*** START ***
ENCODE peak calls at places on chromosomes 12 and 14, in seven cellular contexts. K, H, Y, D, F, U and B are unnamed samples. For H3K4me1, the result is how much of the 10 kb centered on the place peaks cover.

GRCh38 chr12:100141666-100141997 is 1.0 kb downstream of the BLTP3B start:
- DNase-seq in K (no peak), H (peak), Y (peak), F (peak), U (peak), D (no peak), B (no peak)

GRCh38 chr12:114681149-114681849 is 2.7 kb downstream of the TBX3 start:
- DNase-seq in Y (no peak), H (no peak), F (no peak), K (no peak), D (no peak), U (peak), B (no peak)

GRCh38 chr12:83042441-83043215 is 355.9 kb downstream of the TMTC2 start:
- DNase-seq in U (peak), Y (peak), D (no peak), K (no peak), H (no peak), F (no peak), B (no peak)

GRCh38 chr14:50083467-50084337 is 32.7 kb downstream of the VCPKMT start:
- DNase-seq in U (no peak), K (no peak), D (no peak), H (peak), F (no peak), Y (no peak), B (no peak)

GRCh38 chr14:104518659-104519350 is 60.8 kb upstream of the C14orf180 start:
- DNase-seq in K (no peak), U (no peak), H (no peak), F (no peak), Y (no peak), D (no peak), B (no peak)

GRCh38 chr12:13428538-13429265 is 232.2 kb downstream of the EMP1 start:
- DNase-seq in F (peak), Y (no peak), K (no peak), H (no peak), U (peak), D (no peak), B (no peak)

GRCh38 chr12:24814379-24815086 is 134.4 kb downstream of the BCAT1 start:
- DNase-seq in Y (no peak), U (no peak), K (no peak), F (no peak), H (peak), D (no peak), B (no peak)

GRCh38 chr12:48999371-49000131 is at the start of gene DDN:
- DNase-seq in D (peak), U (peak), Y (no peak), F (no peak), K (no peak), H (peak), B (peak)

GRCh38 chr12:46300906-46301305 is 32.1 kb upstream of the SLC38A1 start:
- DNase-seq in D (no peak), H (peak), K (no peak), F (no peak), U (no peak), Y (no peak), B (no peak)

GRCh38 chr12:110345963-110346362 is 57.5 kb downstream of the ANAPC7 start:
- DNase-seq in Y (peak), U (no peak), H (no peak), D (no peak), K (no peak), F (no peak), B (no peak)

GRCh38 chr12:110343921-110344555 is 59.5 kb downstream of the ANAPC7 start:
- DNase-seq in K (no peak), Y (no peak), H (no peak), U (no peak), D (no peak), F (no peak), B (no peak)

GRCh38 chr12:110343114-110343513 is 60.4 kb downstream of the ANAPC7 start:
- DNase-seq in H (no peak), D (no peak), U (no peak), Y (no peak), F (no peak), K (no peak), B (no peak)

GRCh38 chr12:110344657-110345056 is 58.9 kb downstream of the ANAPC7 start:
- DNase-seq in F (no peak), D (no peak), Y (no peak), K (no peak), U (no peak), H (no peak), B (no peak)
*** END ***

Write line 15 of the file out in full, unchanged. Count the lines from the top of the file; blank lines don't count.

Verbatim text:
- DNase-seq in Y (no peak), U (no peak), K (no peak), F (no peak), H (peak), D (no peak), B (no peak)